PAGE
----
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WWII frugality

Do you still utilise some of the frugality tips you or your family might have picked up during times when items weren’t as plentiful?  Even when food and other items are abundant it’s good to remember these tips. Waste not, want not after all.

J.S. of Auckland asks, “I remember hearing of an old WWII recipe to bulk out butter to make it go further. Does anyone have a copy of that recipe to share? It would be very handy as the price of butter is now getting out of hand.”

To find the answer we consulted an expert, Lillian, who is frugality personified. Lillian was an adult during WWII and knows every trick in the book when it comes to turning a penny’s worth of food in a pound’s worth of goodness.

Lillian’s reply to J.S. is that there were quite a few ways of making butter go further by adding water, milk, and even cornflour. These days, the simplest way is to “combine warm water and butter in equal parts by putting the butter into a mixer on low speed and slowly adding warm water until thoroughly mixed and smooth. Store it in the usual way – it will get as firm as regular butter.”

So there you are – a WWII trick that still works today!

We use the same principle but with olive oil instead of water to make a delicious spread for bread or hot vegetables. Since we grow our own olives, we enjoy the real pleasure that comes from using something home grown.

e07ea26231accd3d827fcc62cd999ed3According to Lillian during the war years, there was a national campaign promoting frugality so spare food could be sent to those in active service and savings could be invested in war bonds to fund the war effort. In searching through the archives we came across a number of war posters that were part of a nationalistic campaign promoting frugality. Here are some we thought may be of interest.

  • “Build your meals around potatoes. Eat potatoes every meal to save wheat.”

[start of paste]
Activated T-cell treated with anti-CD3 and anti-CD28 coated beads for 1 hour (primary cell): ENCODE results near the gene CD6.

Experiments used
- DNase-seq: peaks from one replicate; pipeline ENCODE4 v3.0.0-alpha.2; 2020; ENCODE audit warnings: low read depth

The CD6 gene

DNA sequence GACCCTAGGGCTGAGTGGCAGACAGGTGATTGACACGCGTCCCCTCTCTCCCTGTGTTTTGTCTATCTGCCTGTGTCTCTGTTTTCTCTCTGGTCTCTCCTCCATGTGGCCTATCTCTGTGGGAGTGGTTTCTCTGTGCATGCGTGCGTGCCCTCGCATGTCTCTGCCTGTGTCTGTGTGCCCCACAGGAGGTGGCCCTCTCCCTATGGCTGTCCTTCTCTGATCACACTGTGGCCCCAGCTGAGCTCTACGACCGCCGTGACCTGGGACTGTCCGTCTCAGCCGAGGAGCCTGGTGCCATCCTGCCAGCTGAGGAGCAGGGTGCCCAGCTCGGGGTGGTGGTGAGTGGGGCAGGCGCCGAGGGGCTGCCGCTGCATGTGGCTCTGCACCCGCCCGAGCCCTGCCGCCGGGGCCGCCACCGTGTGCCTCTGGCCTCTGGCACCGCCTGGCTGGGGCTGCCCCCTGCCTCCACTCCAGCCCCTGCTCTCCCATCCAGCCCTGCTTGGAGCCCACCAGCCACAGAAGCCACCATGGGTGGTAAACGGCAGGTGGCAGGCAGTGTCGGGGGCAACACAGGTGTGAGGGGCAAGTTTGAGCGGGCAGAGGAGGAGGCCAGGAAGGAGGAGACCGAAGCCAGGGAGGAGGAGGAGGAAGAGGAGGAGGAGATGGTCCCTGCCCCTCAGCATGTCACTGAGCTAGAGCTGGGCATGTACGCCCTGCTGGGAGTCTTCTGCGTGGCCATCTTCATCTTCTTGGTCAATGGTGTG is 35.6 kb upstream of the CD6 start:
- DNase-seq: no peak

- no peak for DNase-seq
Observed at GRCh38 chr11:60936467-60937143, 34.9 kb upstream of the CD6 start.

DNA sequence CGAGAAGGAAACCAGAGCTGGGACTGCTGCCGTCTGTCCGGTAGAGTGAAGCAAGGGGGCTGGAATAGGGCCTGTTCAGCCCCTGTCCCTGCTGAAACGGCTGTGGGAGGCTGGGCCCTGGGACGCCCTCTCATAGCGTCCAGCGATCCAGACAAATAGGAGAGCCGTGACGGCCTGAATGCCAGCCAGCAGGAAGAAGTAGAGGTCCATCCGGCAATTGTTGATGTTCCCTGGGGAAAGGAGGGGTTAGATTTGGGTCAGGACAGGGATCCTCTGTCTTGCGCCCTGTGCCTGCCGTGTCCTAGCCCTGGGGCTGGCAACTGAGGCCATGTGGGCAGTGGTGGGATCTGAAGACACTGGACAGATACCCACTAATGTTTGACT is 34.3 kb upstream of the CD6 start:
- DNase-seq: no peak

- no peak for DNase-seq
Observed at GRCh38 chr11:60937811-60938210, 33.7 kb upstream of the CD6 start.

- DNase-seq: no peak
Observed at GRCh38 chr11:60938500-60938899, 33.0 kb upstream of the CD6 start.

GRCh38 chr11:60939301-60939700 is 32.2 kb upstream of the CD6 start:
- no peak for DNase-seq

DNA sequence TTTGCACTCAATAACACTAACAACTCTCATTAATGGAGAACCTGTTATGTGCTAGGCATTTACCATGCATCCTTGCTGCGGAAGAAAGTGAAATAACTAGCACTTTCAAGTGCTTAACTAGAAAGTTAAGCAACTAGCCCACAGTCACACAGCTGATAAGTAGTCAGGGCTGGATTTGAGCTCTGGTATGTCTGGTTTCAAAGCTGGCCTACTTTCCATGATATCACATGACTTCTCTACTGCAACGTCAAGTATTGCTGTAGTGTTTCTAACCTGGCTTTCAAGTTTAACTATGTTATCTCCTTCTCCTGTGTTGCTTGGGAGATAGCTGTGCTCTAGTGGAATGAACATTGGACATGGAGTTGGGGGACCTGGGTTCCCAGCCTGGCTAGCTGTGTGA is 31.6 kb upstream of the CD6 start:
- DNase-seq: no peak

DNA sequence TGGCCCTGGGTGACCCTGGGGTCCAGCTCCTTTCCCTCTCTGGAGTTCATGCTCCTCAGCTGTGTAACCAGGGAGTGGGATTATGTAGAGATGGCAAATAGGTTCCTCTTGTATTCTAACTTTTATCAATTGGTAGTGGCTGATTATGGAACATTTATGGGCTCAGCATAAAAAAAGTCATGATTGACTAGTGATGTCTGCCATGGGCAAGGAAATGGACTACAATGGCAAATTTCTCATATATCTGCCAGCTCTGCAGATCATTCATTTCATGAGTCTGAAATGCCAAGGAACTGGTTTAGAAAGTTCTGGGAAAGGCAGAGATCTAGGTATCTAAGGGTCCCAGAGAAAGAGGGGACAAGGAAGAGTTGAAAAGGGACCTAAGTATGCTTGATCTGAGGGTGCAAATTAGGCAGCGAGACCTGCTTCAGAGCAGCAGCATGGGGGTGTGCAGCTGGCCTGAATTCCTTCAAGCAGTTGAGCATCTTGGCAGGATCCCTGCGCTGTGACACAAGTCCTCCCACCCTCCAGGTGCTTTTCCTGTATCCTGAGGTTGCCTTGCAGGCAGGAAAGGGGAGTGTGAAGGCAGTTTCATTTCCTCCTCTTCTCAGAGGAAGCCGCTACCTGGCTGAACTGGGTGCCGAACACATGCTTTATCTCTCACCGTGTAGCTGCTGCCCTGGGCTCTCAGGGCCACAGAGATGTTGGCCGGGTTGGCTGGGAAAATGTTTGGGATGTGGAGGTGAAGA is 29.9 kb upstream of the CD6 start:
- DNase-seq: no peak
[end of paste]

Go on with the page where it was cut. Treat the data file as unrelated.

• “Serve your country by saving money.”
  • “Dig for victory – grow your own vegetables.”
  • “War gardens for victory.”
  • “Nobody likes to see good food go to waste. Do your share to save it.”
  • “Save a loaf a week. Help win the war.”
  • “Housewives! Save waste fats for explosives!”
  • “Have a victory garden.”
  • “The kitchen is the key to victory. Eat less bread.”
  • “They need more food. Plant more beans. Help feed those freed from axis rule”
  • “Patriots. Use cornmeal.  It cannot be shipped. It is splendid eating. It is cheaper than wheat flour. It saves wheat.”
  • “Sow the seeds of victory. Plant and raise your own vegetables. Every garden a munition plant.”
  • “Buy fresh fish. Save the meat for our soldiers and allies.”
  • “Don’t waste bread. Save two slices every day and defeat the ‘U’ boat.”
  • “If you don’t need it don’t buy it.”
  • “Use it up – wear it out – make it do!”
  • “Am I proud! I’m fighting famine by canning food at home.”
  • “Get in the scrap. America’s war industries need metals, paper, old rags, rubber. Get it back in war production.”
  • “Food. Buy it with thought. Cook it with care. Serve just enough. Save what will keep. Eat what would spoil. Home-grown is best.”
  • “Millions of troops are on the move. Is your trip necessary?”

How true some of those slogans still are today!

While asking Lillian about the butter, we had one of those “good old days” chats, reflecting on how things had changed in her lifetime. She mentioned that in their village there was a man known as a knocker-upper. As you can imagine, our curiosity was piqued.

fbfb8aa4729d19aaad4ec72df5450c86It transpires that being a ‘knocker-upper’ was a profession before alarm clocks became reliable and affordable. Their job was to knock on the windows of their clients to make sure they were awake at the agreed time. In smaller communities, the local bobby would sometimes take on the role. One can imagine that discretion may have been required from time to time, which probably explains why it was regarded as a profession!

While some things, like knocker-uppers, have changed since the war, it seems that the principles of frugality have remained just as relevant today as they were back then!

Do you have any tips that have been passed down or frugal tips of your own we’d love to hear them in the comment section below.

By Frank and Dr Muriel Newman. Read more Oily Rag articles here.

You can contact the Oily Rag community via the website at or by writing to Living off the Smell of an Oily Rag, PO Box 984, Whangarei.